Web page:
• The white community demonstrated in the past they would respond with violence (arrests, beatings, bombings) to anyone who challenged their segregated way of life. King wrote “ . . . freedom is never voluntarily given by the oppressor . . . ”
  • Change is not comfortable for anyone. The black community needed to make changes for a nonviolent approach. The white liberals, he felt, “ . . . would be among our greatest allies. Instead some have been outright opponents . . . all too many others remained silent behind the anesthetizing security of stained glass windows.”
  • King, living in Montgomery and originally from Atlanta, was viewed as an outsider by the Birmingham residents who felt he had no right to be involved in their community.

What are your obstacles? Be honest about the reasons why you are facing a closed, locked door. King did not sugar coat the facts about the challenges. You should not either; it will only hurt you in the end.

Martin Luther King, Jr. used several resources. Some of those were:

  • King communicated that he and his followers were in God’s will and thought faith change would come “ . . . comes through the tireless efforts of men willing to be coworkers with God . . . ”
  • Federal government would step in if violence by whites in retaliation became prevalent and widespread (the age of TV brought national and international attention to discrimination that embarrassed the federal government).
  • Mahatma Gandhi was King’s mentor. Gandhi successfully fought British oppression with passive resistance.
  • Pulpits of African American churches in the community were used to communicate the need to protest for change and served as training grounds.

There are basically six resources available in any business: human, natural, capital (plant, property, & equipment), financial, information, and your time. Whose resources are you going to use as keys to unlock the door?

After the public dissemination of the Letter, King and his followers began their boycotts, marches, public forums, and other methods to create tension. The Letter clearly laid out the steps of how passive resistance works.
How are you going to take the steps necessary to open the doors by building on your opportunities, addressing your obstacles and utilizing your resources to reach your dream?

The best analogy to describe the “Step” phase of planning is the use of a navigation system when traveling. You must enter in your ending point (your dream) and your starting point (the opportunities and obstacles). The navigation system, as a series of several resources (human, capital, financial, information, and time) presents you with step-by-step direction. Of course, a navigation system does not give the steps in alphabetical order or random order. That would be useless. Steps need to be in priority order.

Many people go on a trip without planning—just get in the car and start driving. “I’m not lost,” says the non-planning traveler, “I just made a few wrong turns and do not know where I am right now.” How many wrong turns can you afford to make with your business? Martin Luther King, Jr. knew that the civil rights movement could not afford to make many wrong turns and become lost. He developed a plan. Entrepreneurism is more than just a good idea. True entrepreneurs convert needed innovations into reality.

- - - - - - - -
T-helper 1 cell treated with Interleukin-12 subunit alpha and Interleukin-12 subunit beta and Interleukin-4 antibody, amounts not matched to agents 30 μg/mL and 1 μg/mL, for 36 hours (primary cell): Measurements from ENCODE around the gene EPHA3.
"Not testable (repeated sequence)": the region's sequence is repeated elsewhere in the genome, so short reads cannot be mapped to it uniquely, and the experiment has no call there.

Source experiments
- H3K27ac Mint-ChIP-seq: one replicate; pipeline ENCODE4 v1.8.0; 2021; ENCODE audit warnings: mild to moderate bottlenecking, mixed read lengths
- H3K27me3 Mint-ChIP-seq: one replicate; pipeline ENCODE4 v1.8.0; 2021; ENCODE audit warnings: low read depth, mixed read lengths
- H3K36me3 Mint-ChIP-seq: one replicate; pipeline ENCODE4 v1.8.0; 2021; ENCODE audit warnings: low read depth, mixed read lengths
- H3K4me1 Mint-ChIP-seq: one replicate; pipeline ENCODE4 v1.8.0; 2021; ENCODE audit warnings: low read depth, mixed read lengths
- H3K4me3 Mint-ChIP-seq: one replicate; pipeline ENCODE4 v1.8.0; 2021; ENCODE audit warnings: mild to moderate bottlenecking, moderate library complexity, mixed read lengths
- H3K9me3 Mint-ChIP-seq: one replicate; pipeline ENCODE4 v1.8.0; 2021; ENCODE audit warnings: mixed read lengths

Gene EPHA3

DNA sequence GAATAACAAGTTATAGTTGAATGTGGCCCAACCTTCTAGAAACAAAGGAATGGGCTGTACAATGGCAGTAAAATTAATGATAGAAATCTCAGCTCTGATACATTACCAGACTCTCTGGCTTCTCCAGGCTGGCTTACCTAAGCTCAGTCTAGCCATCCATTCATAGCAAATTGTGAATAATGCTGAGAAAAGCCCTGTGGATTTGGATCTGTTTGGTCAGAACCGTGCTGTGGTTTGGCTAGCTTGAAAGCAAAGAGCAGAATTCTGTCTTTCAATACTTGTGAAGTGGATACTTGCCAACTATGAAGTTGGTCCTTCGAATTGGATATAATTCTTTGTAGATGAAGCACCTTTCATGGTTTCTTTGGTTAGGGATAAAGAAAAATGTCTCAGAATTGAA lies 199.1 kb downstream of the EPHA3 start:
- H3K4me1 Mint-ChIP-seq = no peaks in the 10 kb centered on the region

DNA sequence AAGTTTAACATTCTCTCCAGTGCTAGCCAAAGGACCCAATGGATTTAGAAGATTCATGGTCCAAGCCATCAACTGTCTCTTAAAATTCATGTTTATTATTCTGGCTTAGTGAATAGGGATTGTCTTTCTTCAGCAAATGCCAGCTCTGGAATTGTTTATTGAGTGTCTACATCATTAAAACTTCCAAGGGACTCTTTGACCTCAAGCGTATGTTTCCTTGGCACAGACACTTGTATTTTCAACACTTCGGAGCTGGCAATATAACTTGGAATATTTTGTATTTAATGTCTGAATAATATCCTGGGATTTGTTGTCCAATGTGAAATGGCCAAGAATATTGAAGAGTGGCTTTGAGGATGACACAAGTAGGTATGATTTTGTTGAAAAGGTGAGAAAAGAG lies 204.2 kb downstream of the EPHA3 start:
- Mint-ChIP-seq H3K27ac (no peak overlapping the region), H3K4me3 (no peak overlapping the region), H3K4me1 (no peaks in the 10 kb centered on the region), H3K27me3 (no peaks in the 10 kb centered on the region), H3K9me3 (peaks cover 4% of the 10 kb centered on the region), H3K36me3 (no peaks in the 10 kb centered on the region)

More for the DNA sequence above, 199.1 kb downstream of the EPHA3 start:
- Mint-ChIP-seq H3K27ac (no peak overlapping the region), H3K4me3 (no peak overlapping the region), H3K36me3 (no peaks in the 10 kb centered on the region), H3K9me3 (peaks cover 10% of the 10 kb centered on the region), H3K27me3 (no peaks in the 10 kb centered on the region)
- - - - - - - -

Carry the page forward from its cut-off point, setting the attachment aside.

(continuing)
II Planning in Seclusion
The second major principle on entrepreneurism from Martin Luther King is he did not write his plan in the busy-ness of the day. As the title of the Letter suggests, King wrote it while in a Birmingham jail. Local police arrested King for ignoring an injunction against leading protests. He was placed in solitary confinement for days.

At the time, King’s imprisonment was an unfortunate circumstance. Looking back today, it was fortunate. Would this document have been written if King was not forced to be alone for days? Could it have been done around his busy day of speeches, meetings, and protests? We will never know. The Letter had such a significant impact on the civil rights movement, it is hard to imagine what would have happened without King’s plan.

“Some people hope, others plan; failing to plan is planning to fail.” Are you truly dedicating the necessary time and focusing on your business’s future? We are not suggesting that a successful entrepreneurial plan has never been written around someone’s busy schedule. But we are suggesting that a plan cannot be an afterthought. It is so critical to success that one must dedicate the time to review, reflect and rejuvenate from the outside looking in at the business.

Each year, set 3 to 4 days aside for the purpose of transforming your business. Hold a retreat. Spend time on the following:

  • Read a book or attend a seminar for new insight.
  • Perform at least one enjoyable, relaxing exercise to separate your mind from the day-to-day activities of the business.